We’ve been attending UK GovCamp, an ‘unconference’ that aims to bring together public sector professionals to discuss best practice use of technology. The event lasts 2 days, read our day one wrap-up post to see what happened yesterday.
As with yesterday and in the true ‘unconferencing’ style, the tracks were decided by the attendees. First everyone stood up and introduced themselves, stating who they work for and what skills they have to offer. This would later help people in finding the right people for their sessions and who to go to for some expert advice. Open data, social engagement and ideas collaboration were some of the most popular topics discussed, as shown by the word cloud below, generated from today’s introductions.
Word cloud of introductions at GovCamp. Picture courtesy of Sharon Dea / Flickr
After the tracks had been pitched – the level of whooping would decide whether or not the session was worthy of an audience – the timetable was set. There were up to 15 tracks each hour, full of enthusiastic session leaders and others who were just hungry for expert advice. We attended the four sessions below, starting off with the ‘digital response team’.
The question in this first session asked whether we need digital response teams in times of crisis. The answer appeared to be a resounding yes; however there is also the argument that current crises teams should skill up for digital media. It would be put forward towards the end that a middle ground is the best place to be. The groups suggested digital response teams who specialise in online media should be put together, while the current crisis team learns the skills required for both to merge. A key highlight was ‘Social Simulator’ from Helpful Technology. The tool simulates a crisis, with Facebook and Twitter clones set up to bombard digital response teams with a barrage a negative content. Very nifty.
The day’s focus continued with the digital theme as we attended a session about digital maturity, asking whether we are at a digitally mature, and if not, how far away are we. The consensus was that a large amount of people are there already, but then a large amount of people are not. The divide means more education is require, so the recent decision for the government to shake up ICT classes in schools certainly lifted hopes in the room. Stefan Czerniawski ended the session well by pointing out that digital maturity is when we don’t need to say digital anymore.
After a lunch break – which seemed to be more of an extension of session time for many – we attended a Wikipedia workshop. English Wikipedia receives over 7 billion unique visitors a month, making it the 6th largest site on the web, so the topic is quite important. The main points were quite simple, yet often forgotten; when editing an article you should reference facts with credible sources, conflicts of interests should be declared in the talk page and flag any of the following issues if you think an article is incorrect or unfair:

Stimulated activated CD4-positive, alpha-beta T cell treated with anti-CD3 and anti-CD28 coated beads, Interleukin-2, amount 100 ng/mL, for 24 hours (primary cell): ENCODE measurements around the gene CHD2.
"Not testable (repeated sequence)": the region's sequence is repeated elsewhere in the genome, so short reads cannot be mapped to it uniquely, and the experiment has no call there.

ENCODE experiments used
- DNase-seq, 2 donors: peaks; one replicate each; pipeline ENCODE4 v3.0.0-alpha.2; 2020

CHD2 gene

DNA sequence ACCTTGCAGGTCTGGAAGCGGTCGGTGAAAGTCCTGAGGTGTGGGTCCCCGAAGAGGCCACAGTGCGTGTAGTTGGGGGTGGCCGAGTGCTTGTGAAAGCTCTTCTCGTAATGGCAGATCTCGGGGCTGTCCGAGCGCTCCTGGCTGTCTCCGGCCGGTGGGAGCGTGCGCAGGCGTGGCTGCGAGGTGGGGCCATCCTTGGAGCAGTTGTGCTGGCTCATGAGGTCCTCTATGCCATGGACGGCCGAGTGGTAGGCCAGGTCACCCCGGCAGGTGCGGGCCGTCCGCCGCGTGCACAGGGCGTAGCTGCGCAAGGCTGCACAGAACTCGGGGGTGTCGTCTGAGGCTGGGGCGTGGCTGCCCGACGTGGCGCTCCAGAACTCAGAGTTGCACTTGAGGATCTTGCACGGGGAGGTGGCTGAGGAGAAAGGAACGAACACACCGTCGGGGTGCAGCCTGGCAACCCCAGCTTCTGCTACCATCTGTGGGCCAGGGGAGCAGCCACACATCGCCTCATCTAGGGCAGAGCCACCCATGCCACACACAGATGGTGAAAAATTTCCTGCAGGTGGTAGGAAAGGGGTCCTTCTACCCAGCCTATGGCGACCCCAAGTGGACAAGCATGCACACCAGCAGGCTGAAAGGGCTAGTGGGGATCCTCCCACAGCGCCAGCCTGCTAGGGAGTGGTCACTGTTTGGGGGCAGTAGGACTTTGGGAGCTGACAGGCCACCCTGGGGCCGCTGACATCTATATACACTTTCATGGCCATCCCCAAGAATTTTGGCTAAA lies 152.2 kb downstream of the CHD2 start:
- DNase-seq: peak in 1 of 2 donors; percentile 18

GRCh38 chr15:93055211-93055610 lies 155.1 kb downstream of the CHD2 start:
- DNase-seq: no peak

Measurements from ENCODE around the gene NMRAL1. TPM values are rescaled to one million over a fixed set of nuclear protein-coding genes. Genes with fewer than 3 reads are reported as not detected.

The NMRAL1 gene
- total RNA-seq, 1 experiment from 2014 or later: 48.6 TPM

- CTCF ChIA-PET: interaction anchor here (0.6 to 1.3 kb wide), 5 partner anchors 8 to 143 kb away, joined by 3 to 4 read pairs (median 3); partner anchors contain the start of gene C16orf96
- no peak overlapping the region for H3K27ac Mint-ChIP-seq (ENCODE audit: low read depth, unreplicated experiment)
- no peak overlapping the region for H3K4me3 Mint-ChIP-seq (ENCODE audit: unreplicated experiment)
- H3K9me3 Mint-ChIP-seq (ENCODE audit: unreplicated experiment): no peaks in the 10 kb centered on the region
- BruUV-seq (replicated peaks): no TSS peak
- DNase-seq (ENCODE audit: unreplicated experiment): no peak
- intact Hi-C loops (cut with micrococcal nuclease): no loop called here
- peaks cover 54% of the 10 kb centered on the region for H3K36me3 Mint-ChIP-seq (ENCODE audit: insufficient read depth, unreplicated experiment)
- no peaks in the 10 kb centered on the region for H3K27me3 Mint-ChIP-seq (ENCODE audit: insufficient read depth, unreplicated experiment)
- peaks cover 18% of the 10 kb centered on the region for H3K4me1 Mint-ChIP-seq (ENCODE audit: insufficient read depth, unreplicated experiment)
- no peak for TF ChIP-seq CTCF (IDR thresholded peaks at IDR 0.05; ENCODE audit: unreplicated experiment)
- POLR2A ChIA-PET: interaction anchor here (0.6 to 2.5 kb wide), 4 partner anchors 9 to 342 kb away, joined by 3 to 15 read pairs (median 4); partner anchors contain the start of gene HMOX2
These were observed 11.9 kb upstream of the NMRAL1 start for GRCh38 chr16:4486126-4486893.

- Lack of neutrality (sometimes obvious, sometimes well hidden until you see who edited)
- Undue weight (a reference that does not reflect the topic)
- Cultural bias (for example, a reference to an article on UK specific data for a global topic)
- Unreferenced (there should always be a source to back up facts)
Open Data was the last session of the day where the term was to be defined. However, even by the end, it seemed the debate was not over. Speaking generally, open data was defined as information that is created by the government or outside agencies that should be made available (so long as the information does not cause harm). Information that private companies hold was of particular interest, with supermarkets being used as an example. Due to loyalty cards, supermarkets have a wealth of useful data that could potentially be used to find plenty of detailed information of a person. For example, what day of the week and time of the day you are most likely spend the more money and make bad purchasing decisions. This short session had plenty more to give, but time was not on our side. Feel free to discuss open data in the comments below to add your opinion.
This concludes GovCamp UK 2012. Don’t forget to read our day one wrap up if you haven’t already and take a look at the videos on our YouTube channel to see what people thought of the overall event. Make sure to share your thoughts too in the comments below.